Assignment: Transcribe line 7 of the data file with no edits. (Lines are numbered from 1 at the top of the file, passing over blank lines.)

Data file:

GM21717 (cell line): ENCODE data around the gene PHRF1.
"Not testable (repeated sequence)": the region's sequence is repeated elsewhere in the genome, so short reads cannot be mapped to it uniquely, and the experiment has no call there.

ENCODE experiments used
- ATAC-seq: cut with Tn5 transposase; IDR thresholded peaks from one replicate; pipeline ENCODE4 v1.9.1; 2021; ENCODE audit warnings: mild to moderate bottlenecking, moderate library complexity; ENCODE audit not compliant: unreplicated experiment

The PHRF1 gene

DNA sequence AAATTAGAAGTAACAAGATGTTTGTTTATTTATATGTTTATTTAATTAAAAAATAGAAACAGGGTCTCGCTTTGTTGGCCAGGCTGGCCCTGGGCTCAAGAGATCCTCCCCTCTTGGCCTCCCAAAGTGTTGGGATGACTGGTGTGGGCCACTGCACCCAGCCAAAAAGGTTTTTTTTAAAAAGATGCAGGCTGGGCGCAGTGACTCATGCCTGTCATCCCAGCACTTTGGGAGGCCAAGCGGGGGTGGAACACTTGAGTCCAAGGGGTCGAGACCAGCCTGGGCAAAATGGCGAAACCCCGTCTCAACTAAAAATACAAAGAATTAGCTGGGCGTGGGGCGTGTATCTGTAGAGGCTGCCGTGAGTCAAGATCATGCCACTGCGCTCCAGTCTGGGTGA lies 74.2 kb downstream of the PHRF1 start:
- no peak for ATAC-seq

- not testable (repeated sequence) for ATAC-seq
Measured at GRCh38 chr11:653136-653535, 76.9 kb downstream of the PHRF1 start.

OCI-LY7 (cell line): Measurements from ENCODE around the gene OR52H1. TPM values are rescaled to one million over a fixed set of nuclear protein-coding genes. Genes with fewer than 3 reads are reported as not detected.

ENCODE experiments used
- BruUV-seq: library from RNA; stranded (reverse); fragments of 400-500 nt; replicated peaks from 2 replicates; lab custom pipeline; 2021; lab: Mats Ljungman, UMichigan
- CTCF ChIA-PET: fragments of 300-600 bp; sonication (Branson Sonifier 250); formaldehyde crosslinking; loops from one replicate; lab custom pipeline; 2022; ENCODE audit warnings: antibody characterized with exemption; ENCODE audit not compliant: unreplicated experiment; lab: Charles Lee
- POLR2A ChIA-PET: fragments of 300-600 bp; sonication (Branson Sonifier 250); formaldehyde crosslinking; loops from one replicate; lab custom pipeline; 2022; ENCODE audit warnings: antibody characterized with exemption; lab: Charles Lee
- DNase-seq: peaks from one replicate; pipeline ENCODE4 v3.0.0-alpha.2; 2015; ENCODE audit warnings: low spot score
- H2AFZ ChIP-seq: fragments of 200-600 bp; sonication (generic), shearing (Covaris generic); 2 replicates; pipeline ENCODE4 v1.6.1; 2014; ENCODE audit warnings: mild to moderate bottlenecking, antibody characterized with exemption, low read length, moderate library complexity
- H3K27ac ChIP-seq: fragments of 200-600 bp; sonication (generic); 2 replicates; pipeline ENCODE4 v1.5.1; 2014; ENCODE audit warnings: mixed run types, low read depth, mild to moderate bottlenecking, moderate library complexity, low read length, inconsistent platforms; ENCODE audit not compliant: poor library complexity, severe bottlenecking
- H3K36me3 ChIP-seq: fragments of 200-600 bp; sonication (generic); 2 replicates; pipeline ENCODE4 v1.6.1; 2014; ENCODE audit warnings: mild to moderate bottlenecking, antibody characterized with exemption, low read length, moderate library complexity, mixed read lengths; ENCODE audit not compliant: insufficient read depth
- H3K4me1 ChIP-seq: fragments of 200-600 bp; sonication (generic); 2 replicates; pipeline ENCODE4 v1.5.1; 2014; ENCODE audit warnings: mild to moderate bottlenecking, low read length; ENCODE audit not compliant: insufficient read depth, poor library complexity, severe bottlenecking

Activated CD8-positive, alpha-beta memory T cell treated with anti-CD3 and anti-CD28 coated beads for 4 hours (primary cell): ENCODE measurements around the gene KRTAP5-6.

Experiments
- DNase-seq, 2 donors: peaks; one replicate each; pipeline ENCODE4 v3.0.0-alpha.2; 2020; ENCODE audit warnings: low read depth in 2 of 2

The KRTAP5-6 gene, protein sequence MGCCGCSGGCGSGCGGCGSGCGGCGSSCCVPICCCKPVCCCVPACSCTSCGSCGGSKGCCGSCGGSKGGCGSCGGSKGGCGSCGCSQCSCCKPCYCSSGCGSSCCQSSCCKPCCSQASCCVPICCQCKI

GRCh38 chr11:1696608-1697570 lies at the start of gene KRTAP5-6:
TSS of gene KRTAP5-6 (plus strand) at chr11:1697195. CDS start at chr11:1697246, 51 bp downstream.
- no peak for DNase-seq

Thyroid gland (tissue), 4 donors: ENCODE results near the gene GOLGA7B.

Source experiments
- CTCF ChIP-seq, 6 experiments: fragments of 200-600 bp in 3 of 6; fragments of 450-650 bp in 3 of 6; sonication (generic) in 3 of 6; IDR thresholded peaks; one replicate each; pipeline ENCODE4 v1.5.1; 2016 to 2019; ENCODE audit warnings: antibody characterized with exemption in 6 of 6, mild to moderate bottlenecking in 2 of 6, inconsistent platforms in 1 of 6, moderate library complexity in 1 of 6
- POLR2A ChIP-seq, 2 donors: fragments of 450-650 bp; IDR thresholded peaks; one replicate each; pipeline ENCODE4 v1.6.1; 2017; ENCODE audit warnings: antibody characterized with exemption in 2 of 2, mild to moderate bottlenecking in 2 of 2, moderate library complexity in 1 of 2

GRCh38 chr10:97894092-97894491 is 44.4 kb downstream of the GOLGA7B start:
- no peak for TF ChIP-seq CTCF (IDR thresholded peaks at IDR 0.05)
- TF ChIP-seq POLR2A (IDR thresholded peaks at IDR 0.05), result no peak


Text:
- no peak for ATAC-seq